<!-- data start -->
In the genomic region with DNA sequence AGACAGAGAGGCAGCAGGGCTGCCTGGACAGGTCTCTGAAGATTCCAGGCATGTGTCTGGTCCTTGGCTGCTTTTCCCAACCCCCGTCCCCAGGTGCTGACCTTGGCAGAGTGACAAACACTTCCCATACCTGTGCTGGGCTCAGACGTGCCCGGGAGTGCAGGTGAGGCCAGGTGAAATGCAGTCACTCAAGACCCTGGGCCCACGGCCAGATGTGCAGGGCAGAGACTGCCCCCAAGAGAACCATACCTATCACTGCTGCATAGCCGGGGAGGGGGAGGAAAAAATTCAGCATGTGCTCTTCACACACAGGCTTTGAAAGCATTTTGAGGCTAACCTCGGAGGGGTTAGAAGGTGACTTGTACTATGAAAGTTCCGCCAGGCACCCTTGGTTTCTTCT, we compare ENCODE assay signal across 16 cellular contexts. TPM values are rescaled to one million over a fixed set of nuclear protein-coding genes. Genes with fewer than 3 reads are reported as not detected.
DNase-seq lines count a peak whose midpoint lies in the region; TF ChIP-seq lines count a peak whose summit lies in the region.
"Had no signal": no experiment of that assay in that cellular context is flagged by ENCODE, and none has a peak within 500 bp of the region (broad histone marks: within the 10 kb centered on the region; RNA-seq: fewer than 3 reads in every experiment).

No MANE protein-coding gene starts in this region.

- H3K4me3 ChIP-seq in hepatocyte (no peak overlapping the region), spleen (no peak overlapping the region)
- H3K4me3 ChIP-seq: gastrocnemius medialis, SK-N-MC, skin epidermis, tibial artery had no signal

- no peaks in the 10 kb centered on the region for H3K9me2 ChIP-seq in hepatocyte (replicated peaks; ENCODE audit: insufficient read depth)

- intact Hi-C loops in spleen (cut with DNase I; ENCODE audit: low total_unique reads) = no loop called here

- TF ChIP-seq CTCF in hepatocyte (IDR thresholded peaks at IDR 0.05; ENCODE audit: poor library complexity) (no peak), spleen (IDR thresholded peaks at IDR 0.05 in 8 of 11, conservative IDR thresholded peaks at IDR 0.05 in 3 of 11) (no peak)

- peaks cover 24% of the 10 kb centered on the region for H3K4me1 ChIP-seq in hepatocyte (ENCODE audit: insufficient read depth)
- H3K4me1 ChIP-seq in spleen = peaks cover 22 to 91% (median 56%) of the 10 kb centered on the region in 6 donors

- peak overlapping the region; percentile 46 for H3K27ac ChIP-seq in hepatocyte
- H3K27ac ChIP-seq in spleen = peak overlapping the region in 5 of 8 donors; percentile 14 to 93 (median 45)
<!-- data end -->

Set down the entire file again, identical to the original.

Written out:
In the genomic region with DNA sequence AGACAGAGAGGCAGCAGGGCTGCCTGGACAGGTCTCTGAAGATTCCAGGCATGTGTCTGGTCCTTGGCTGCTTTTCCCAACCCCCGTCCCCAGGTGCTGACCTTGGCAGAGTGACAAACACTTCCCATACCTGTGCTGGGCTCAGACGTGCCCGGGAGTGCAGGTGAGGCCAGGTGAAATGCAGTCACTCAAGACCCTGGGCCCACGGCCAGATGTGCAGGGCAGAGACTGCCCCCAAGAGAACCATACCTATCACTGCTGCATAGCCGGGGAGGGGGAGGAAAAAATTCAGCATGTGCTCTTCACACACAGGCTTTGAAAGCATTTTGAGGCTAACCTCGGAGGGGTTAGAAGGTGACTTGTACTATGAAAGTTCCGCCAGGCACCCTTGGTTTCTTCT, we compare ENCODE assay signal across 16 cellular contexts. TPM values are rescaled to one million over a fixed set of nuclear protein-coding genes. Genes with fewer than 3 reads are reported as not detected.
DNase-seq lines count a peak whose midpoint lies in the region; TF ChIP-seq lines count a peak whose summit lies in the region.
"Had no signal": no experiment of that assay in that cellular context is flagged by ENCODE, and none has a peak within 500 bp of the region (broad histone marks: within the 10 kb centered on the region; RNA-seq: fewer than 3 reads in every experiment).

No MANE protein-coding gene starts in this region.

- H3K4me3 ChIP-seq in hepatocyte (no peak overlapping the region), spleen (no peak overlapping the region)
- H3K4me3 ChIP-seq: gastrocnemius medialis, SK-N-MC, skin epidermis, tibial artery had no signal

- no peaks in the 10 kb centered on the region for H3K9me2 ChIP-seq in hepatocyte (replicated peaks; ENCODE audit: insufficient read depth)

- intact Hi-C loops in spleen (cut with DNase I; ENCODE audit: low total_unique reads) = no loop called here

- TF ChIP-seq CTCF in hepatocyte (IDR thresholded peaks at IDR 0.05; ENCODE audit: poor library complexity) (no peak), spleen (IDR thresholded peaks at IDR 0.05 in 8 of 11, conservative IDR thresholded peaks at IDR 0.05 in 3 of 11) (no peak)

- peaks cover 24% of the 10 kb centered on the region for H3K4me1 ChIP-seq in hepatocyte (ENCODE audit: insufficient read depth)
- H3K4me1 ChIP-seq in spleen = peaks cover 22 to 91% (median 56%) of the 10 kb centered on the region in 6 donors

- peak overlapping the region; percentile 46 for H3K27ac ChIP-seq in hepatocyte
- H3K27ac ChIP-seq in spleen = peak overlapping the region in 5 of 8 donors; percentile 14 to 93 (median 45)